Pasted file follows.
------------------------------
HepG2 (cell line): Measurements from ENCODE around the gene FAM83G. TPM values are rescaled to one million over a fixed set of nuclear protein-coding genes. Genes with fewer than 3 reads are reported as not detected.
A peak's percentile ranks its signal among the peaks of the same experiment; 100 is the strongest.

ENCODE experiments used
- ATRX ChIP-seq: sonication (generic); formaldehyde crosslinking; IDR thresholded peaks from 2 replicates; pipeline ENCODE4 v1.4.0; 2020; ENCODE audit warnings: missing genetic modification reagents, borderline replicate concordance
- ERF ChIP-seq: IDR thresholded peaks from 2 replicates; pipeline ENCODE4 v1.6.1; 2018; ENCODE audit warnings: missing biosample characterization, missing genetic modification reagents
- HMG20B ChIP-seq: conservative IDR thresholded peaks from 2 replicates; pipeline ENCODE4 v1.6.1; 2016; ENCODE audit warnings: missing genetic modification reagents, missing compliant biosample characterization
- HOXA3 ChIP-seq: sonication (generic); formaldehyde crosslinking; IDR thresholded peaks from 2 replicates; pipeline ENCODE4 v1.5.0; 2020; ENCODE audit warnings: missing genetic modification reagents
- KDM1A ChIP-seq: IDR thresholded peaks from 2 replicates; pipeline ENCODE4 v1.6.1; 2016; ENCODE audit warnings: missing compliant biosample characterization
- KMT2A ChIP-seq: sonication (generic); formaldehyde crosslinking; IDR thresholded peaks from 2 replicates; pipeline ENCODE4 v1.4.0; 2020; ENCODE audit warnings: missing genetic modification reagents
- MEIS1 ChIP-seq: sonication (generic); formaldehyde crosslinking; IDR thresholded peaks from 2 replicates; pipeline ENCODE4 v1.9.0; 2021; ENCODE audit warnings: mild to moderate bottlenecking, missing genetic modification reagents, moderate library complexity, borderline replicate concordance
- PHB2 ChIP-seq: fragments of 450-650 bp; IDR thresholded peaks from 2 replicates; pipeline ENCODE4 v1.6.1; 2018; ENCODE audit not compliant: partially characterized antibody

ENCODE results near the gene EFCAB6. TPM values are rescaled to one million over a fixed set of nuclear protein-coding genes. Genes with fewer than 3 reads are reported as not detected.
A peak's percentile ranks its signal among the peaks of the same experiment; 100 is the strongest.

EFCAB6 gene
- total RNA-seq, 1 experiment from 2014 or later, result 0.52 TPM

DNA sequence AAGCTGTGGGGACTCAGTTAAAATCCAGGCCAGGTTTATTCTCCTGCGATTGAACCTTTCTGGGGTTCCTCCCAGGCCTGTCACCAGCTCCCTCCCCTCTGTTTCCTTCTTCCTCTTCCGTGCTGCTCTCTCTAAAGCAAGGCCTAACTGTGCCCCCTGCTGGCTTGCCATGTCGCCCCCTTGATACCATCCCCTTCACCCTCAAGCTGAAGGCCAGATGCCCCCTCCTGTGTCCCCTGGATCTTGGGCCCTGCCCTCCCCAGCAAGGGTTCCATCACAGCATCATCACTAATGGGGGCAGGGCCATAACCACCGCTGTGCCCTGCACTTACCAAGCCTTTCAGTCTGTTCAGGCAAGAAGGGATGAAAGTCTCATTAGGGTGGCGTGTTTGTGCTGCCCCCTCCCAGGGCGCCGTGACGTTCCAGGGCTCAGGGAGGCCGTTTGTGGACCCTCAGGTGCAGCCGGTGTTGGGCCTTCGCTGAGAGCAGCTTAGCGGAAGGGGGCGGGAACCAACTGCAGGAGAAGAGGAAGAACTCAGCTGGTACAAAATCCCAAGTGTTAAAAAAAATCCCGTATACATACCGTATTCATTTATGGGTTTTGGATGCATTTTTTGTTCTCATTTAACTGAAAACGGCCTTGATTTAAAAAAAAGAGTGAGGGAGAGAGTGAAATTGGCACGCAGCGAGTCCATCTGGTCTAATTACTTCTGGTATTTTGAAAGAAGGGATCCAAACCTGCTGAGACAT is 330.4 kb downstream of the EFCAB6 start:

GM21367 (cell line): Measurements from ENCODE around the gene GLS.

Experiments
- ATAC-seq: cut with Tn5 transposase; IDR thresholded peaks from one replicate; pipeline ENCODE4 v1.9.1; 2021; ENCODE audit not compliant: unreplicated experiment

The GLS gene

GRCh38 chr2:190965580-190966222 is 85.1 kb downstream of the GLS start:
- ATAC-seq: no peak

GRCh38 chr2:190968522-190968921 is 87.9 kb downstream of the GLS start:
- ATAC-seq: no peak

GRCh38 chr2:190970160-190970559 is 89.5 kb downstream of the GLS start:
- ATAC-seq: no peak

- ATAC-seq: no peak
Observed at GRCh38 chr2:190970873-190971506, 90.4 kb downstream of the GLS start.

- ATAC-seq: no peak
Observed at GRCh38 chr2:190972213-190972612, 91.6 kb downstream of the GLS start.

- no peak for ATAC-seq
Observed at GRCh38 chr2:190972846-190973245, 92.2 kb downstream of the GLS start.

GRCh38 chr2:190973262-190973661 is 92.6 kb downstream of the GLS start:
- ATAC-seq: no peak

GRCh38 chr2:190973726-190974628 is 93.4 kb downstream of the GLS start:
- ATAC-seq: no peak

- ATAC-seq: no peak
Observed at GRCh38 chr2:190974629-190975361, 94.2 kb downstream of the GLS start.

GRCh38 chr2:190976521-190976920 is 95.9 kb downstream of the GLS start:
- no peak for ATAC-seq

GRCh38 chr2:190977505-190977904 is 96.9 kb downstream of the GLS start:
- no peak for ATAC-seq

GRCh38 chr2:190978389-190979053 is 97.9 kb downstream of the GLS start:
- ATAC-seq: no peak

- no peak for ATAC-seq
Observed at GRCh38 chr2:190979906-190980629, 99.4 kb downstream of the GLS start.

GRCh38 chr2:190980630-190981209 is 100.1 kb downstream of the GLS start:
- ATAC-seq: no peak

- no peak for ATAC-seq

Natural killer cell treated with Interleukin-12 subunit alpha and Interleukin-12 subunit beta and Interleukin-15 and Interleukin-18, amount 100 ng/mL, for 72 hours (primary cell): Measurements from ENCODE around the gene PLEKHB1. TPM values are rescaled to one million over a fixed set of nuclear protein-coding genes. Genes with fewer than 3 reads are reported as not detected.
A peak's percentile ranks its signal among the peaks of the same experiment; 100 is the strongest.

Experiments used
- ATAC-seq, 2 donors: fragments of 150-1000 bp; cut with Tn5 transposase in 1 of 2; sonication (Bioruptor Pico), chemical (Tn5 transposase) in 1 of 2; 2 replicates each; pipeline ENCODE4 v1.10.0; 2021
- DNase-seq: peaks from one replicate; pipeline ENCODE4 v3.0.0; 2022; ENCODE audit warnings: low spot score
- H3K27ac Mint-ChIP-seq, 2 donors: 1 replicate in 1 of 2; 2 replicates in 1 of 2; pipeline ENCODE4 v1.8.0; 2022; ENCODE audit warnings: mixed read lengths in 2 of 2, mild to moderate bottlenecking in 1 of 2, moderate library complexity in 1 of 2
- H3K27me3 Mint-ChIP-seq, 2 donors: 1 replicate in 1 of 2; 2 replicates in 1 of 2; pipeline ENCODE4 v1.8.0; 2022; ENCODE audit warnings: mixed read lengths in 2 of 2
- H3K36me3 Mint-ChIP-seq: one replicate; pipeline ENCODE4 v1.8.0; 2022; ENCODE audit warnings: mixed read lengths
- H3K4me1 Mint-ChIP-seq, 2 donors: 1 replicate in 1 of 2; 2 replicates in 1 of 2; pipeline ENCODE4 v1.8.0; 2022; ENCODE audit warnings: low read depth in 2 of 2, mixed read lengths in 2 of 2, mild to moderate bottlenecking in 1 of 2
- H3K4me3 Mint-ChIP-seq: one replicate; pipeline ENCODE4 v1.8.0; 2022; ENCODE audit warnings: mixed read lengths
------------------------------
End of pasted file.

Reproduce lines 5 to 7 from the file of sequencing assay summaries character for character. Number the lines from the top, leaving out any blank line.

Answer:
- ERF ChIP-seq: IDR thresholded peaks from 2 replicates; pipeline ENCODE4 v1.6.1; 2018; ENCODE audit warnings: missing biosample characterization, missing genetic modification reagents
- HMG20B ChIP-seq: conservative IDR thresholded peaks from 2 replicates; pipeline ENCODE4 v1.6.1; 2016; ENCODE audit warnings: missing genetic modification reagents, missing compliant biosample characterization
- HOXA3 ChIP-seq: sonication (generic); formaldehyde crosslinking; IDR thresholded peaks from 2 replicates; pipeline ENCODE4 v1.5.0; 2020; ENCODE audit warnings: missing genetic modification reagents